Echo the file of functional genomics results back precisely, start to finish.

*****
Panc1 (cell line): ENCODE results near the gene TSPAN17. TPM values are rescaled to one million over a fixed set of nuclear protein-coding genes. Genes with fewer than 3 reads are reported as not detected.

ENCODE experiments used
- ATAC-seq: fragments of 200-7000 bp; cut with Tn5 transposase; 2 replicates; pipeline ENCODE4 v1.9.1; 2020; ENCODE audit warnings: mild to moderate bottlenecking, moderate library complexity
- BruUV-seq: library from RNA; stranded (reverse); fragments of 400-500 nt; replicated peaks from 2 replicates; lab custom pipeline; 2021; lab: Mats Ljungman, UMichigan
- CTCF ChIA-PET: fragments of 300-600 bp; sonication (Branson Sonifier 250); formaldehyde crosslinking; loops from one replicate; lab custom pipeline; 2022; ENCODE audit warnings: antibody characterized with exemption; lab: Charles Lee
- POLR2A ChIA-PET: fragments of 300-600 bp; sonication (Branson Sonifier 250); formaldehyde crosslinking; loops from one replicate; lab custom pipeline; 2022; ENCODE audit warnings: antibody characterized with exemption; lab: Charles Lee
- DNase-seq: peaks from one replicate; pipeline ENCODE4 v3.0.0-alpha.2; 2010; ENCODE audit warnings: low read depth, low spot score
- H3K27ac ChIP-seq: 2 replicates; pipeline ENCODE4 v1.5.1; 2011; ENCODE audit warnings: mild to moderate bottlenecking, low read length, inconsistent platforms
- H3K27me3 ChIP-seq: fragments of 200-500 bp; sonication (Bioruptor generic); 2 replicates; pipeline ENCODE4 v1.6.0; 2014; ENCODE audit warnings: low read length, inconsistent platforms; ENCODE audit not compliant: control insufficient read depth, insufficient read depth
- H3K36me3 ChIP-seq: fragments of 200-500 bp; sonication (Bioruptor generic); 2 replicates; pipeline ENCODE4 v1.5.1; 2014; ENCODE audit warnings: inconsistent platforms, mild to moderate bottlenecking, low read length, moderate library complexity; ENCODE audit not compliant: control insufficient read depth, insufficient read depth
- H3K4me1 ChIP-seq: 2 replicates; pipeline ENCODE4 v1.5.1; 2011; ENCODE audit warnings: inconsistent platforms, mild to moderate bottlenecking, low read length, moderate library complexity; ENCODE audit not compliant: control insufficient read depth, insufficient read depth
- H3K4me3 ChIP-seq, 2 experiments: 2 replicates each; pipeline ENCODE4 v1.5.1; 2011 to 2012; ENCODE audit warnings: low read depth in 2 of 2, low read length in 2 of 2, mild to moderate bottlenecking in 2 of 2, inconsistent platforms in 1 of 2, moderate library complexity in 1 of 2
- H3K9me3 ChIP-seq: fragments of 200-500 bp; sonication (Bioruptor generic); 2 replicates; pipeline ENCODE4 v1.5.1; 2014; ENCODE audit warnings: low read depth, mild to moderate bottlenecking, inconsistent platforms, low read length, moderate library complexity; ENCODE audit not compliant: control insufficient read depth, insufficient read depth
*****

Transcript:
Panc1 (cell line): ENCODE results near the gene TSPAN17. TPM values are rescaled to one million over a fixed set of nuclear protein-coding genes. Genes with fewer than 3 reads are reported as not detected.

ENCODE experiments used
- ATAC-seq: fragments of 200-7000 bp; cut with Tn5 transposase; 2 replicates; pipeline ENCODE4 v1.9.1; 2020; ENCODE audit warnings: mild to moderate bottlenecking, moderate library complexity
- BruUV-seq: library from RNA; stranded (reverse); fragments of 400-500 nt; replicated peaks from 2 replicates; lab custom pipeline; 2021; lab: Mats Ljungman, UMichigan
- CTCF ChIA-PET: fragments of 300-600 bp; sonication (Branson Sonifier 250); formaldehyde crosslinking; loops from one replicate; lab custom pipeline; 2022; ENCODE audit warnings: antibody characterized with exemption; lab: Charles Lee
- POLR2A ChIA-PET: fragments of 300-600 bp; sonication (Branson Sonifier 250); formaldehyde crosslinking; loops from one replicate; lab custom pipeline; 2022; ENCODE audit warnings: antibody characterized with exemption; lab: Charles Lee
- DNase-seq: peaks from one replicate; pipeline ENCODE4 v3.0.0-alpha.2; 2010; ENCODE audit warnings: low read depth, low spot score
- H3K27ac ChIP-seq: 2 replicates; pipeline ENCODE4 v1.5.1; 2011; ENCODE audit warnings: mild to moderate bottlenecking, low read length, inconsistent platforms
- H3K27me3 ChIP-seq: fragments of 200-500 bp; sonication (Bioruptor generic); 2 replicates; pipeline ENCODE4 v1.6.0; 2014; ENCODE audit warnings: low read length, inconsistent platforms; ENCODE audit not compliant: control insufficient read depth, insufficient read depth
- H3K36me3 ChIP-seq: fragments of 200-500 bp; sonication (Bioruptor generic); 2 replicates; pipeline ENCODE4 v1.5.1; 2014; ENCODE audit warnings: inconsistent platforms, mild to moderate bottlenecking, low read length, moderate library complexity; ENCODE audit not compliant: control insufficient read depth, insufficient read depth
- H3K4me1 ChIP-seq: 2 replicates; pipeline ENCODE4 v1.5.1; 2011; ENCODE audit warnings: inconsistent platforms, mild to moderate bottlenecking, low read length, moderate library complexity; ENCODE audit not compliant: control insufficient read depth, insufficient read depth
- H3K4me3 ChIP-seq, 2 experiments: 2 replicates each; pipeline ENCODE4 v1.5.1; 2011 to 2012; ENCODE audit warnings: low read depth in 2 of 2, low read length in 2 of 2, mild to moderate bottlenecking in 2 of 2, inconsistent platforms in 1 of 2, moderate library complexity in 1 of 2
- H3K9me3 ChIP-seq: fragments of 200-500 bp; sonication (Bioruptor generic); 2 replicates; pipeline ENCODE4 v1.5.1; 2014; ENCODE audit warnings: low read depth, mild to moderate bottlenecking, inconsistent platforms, low read length, moderate library complexity; ENCODE audit not compliant: control insufficient read depth, insufficient read depth